The WTO Information Technology Agreement (ITA) is an undertaking to liberalise global trade in IT products. The Agreement entered into force on 1 July 1997 with 29 original signatories, including Australia. The Agreement now comprises 75 participants which cover 97 percent of global trade in IT products. In joining the ITA, participants commit to eliminating tariffs on all products covered under the Agreement, including computers and peripheral equipment, electrical components such as semiconductors, computer software, telecommunications equipment and analytical instruments among other products. The tariff commitments undertaken in the Agreement are made on a most-favoured nation (MFN) basis, meaning participants must extend their commitments to all WTO Members. The Agreement also provides for a work programme to review non-tariff barriers (NTBs) which impact upon trade in IT products.
Negotiations to review the ITA have recently commenced. These negotiations will focus on:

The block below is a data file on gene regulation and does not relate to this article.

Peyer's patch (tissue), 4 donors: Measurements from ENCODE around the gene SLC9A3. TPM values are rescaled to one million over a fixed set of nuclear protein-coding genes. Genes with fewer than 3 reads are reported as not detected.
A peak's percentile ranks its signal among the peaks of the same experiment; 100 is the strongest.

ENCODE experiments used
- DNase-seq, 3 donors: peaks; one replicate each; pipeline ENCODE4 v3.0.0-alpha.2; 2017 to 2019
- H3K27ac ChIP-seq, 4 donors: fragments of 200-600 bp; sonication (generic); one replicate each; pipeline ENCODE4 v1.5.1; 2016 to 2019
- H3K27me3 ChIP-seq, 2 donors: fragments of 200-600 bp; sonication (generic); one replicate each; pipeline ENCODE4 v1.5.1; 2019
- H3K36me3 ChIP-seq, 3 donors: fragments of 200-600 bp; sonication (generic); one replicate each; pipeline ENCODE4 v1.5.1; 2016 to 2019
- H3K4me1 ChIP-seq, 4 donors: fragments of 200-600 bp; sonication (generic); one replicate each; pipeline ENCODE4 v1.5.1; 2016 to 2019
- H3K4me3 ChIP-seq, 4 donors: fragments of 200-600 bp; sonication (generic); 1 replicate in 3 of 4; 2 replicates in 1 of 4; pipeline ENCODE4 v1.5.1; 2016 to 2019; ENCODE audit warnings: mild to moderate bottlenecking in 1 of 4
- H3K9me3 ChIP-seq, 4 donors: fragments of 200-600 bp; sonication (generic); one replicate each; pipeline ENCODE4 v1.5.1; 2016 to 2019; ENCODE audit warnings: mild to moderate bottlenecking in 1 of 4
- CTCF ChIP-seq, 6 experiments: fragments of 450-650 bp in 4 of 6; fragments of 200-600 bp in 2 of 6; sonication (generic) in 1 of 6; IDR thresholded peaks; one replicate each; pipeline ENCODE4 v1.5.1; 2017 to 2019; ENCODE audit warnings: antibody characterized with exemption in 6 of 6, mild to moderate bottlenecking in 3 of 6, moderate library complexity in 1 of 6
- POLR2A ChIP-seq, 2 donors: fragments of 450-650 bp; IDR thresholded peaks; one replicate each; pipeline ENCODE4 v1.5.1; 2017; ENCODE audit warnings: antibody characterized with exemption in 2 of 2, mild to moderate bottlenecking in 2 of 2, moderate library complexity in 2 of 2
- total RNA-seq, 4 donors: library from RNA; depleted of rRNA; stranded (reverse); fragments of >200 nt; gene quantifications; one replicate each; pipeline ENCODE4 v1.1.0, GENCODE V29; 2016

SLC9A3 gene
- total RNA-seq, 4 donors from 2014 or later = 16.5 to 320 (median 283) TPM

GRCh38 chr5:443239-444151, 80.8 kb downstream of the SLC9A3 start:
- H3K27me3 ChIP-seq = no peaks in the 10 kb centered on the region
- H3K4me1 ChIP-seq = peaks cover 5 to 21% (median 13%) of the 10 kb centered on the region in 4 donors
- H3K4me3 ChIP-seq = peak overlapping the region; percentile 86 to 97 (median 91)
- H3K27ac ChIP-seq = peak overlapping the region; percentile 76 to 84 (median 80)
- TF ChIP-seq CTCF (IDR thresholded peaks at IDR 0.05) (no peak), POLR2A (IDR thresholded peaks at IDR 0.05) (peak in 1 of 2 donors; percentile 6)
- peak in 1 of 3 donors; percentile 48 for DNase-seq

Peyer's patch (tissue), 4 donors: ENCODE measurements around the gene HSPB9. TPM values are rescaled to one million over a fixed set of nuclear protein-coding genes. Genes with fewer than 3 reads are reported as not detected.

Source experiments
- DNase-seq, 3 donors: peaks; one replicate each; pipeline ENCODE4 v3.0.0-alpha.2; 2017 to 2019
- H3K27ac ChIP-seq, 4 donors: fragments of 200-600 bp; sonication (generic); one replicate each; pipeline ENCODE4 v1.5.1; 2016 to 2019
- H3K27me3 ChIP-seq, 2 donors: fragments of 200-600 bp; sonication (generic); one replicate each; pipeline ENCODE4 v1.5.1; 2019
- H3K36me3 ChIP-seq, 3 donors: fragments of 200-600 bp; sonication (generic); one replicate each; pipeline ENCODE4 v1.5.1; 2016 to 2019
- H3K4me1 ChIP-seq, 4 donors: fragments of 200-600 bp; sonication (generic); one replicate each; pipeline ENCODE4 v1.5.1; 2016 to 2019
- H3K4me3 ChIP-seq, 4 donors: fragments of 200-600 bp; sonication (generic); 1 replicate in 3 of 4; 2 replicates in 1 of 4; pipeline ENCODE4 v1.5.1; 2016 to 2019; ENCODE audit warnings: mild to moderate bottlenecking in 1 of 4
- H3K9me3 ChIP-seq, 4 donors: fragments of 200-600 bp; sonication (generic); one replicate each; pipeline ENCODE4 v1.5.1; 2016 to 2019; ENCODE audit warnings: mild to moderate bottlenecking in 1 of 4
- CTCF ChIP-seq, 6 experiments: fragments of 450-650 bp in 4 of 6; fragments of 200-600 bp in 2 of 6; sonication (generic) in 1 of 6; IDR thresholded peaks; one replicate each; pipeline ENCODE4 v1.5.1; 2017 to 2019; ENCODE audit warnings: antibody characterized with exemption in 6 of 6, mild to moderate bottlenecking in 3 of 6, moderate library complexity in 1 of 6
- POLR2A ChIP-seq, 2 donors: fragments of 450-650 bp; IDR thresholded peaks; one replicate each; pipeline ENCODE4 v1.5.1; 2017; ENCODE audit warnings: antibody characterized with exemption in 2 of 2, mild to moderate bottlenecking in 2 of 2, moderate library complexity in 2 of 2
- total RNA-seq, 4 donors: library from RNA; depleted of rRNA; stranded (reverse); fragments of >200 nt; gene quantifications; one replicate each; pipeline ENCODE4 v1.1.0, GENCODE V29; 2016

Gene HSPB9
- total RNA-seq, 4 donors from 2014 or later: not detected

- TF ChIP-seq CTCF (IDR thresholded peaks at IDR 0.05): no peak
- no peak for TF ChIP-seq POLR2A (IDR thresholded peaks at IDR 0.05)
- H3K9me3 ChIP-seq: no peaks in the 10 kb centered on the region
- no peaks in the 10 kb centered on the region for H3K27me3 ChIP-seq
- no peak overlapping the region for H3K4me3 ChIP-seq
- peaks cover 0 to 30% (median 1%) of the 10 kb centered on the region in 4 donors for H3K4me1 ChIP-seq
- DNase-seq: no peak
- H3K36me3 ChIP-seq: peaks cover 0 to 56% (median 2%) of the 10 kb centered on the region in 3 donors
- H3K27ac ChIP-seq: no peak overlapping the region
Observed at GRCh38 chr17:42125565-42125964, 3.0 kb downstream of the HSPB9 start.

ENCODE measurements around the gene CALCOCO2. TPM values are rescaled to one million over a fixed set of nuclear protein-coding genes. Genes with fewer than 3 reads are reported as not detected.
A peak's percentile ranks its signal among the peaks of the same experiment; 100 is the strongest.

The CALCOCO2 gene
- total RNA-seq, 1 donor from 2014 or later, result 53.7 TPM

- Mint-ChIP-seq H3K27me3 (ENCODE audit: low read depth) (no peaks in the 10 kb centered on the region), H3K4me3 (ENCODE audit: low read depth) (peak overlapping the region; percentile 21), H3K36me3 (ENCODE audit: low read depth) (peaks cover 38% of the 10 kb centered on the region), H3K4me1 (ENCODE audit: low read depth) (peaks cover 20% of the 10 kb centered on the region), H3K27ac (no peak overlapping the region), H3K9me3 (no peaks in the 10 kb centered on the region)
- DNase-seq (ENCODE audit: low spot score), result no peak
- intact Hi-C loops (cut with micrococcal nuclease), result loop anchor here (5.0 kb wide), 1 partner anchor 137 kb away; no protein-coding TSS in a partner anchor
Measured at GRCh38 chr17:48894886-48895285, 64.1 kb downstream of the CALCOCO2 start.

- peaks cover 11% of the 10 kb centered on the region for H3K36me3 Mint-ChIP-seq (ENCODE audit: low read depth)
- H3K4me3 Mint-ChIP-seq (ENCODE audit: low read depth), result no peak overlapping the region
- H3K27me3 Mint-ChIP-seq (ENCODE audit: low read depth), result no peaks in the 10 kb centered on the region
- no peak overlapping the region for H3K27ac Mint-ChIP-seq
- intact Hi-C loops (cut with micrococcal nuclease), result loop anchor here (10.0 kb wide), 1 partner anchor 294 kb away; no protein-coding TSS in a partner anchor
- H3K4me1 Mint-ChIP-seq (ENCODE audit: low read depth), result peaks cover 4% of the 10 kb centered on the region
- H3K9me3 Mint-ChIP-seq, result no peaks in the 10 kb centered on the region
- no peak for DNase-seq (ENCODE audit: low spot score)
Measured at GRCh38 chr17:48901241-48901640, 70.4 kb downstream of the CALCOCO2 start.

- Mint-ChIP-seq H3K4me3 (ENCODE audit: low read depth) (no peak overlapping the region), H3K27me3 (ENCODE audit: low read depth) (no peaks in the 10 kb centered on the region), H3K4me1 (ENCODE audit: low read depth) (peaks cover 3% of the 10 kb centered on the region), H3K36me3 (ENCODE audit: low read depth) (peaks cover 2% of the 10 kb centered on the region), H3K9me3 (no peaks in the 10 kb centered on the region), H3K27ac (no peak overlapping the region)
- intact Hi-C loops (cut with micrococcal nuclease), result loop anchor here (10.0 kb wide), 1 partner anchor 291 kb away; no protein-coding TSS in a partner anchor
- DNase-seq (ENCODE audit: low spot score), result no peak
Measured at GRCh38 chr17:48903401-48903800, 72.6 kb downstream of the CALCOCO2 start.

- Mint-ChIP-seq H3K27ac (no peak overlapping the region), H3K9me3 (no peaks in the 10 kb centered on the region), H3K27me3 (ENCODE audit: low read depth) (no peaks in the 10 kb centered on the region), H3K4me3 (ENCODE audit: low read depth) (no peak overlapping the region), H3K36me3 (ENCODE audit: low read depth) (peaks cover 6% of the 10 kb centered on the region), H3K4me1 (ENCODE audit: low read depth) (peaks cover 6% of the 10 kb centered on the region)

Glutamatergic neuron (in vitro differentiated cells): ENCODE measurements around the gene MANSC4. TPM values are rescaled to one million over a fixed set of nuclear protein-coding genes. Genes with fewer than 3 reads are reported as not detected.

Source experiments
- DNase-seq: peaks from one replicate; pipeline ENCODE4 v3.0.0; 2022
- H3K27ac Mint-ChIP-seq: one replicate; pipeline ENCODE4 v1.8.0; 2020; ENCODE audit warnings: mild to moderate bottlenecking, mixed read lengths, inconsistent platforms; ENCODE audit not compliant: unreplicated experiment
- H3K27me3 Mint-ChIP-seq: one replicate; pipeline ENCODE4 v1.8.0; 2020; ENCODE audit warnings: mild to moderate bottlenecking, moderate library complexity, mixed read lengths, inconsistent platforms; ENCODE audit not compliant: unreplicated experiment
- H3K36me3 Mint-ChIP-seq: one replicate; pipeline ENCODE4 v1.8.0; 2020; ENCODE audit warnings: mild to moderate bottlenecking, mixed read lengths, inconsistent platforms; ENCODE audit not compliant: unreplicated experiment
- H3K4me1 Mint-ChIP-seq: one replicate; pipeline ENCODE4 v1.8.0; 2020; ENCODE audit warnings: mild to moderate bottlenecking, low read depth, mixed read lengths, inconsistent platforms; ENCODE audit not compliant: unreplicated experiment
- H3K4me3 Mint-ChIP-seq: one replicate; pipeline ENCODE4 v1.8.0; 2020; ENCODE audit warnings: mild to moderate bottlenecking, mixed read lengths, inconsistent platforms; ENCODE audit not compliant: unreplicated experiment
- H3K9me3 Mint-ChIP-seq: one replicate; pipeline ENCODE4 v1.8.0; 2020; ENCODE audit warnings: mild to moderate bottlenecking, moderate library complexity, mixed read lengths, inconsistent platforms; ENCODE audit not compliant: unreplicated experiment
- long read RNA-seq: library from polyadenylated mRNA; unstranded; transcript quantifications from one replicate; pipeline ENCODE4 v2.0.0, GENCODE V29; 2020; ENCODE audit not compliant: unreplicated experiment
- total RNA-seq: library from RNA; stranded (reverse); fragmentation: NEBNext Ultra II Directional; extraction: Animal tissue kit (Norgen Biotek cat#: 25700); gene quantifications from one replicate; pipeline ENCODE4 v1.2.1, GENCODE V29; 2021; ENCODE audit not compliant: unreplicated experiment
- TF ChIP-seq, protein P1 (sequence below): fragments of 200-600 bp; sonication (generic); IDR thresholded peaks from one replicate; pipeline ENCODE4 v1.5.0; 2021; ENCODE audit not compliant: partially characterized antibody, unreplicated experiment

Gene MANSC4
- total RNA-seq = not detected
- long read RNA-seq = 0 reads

- Expanding the product coverage of the ITA. An expanded ITA could potentially include consumer devices and new generation multi-function products (e.g. smart phones, digital cameras, set top boxes, multi-function printers).
- Increasing the membership of the ITA to include key IT markets such as Brazil, Mexico, Chile, and South Africa.
- Developing non-binding principles on NTBs. These principles may cover: the use of international standards; conformity assessment procedures related to the safety, electromagnetic compatibility, and radio emissions of IT products; registration requirements for IT products; good regulatory practices for the IT sector; and, transparency of regulatory measures affecting IT products.
The Department of Foreign Affairs and Trade welcomes submissions from interested individuals and groups on the potential outcomes and impacts of an expanded ITA. Submissions, or requests for further information about the negotiations, should be sent to firstname.lastname@example.org.
All submissions will be made publicly available on the DFAT website unless otherwise specified.